I find it rather amusing to watch how determinists go through all these intellectual contortions to rationalize their unlivable philosophy.  And in the end, it doesn’t seem like they actually answered the question.  When it comes to addictions like alcoholism, it surely helps “to put themselves in a milieu where there is no alcohol and also surround themselves with supportive people,” but to make such a choice and to stick with it, one has to resist the strongest of compelling biological urges.  As an addict, every part of your biology is screaming at you to seek out and consume the source of your addiction.  To resist the addictive urges, one has to reach inside themselves and continue to choose over and over again to resist your biology.  This place they go to is the same place that we all go to when making a free choice.  The ability to break free of an addiction doesn’t match up well with determinism.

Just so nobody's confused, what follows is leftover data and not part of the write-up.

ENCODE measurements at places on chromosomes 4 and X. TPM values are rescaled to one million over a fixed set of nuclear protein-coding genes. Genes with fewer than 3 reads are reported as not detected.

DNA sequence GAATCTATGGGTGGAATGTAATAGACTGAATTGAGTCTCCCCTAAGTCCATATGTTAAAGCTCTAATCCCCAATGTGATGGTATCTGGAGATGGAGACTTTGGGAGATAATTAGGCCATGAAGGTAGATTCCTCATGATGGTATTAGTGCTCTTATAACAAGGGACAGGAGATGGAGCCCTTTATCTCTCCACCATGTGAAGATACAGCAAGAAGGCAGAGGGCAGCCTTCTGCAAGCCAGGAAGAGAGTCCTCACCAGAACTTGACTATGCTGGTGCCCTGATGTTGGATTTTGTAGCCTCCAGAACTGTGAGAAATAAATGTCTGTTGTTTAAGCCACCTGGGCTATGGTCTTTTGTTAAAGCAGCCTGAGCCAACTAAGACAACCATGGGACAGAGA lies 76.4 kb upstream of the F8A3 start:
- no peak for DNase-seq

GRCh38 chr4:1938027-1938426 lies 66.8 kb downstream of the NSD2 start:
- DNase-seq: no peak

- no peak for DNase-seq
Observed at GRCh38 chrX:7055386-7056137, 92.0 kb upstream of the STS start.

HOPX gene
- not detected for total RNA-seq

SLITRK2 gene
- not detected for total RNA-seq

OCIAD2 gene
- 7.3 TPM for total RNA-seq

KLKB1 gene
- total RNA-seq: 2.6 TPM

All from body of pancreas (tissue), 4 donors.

Moving on…..

Another question was from someone who wanted to improve their lives through meditation. What, the guy asked, is the best way to do this? Should he go to India, as Sam did, and join a meditation ashram?

It would seem to me that a true science discussion would raise the question as to whether people “improve their lives” through meditation.  As I just blogged about, a recent scientific study just showed there is no evidence to think meditation has such effects.  So how did Harris answer?

Sam gave a brief history of his own involvement in meditation and his visits to India (this is all in his book Waking Up), and said that there was no “best way,” but a good start was to try to meditate for five minutes a day, observing one’s own thoughts and impressions and blocking everything else out. That was, he said, hard (I know!); nothing how difficult it was when he stayed in India and meditated regularly for fourteen hours a day.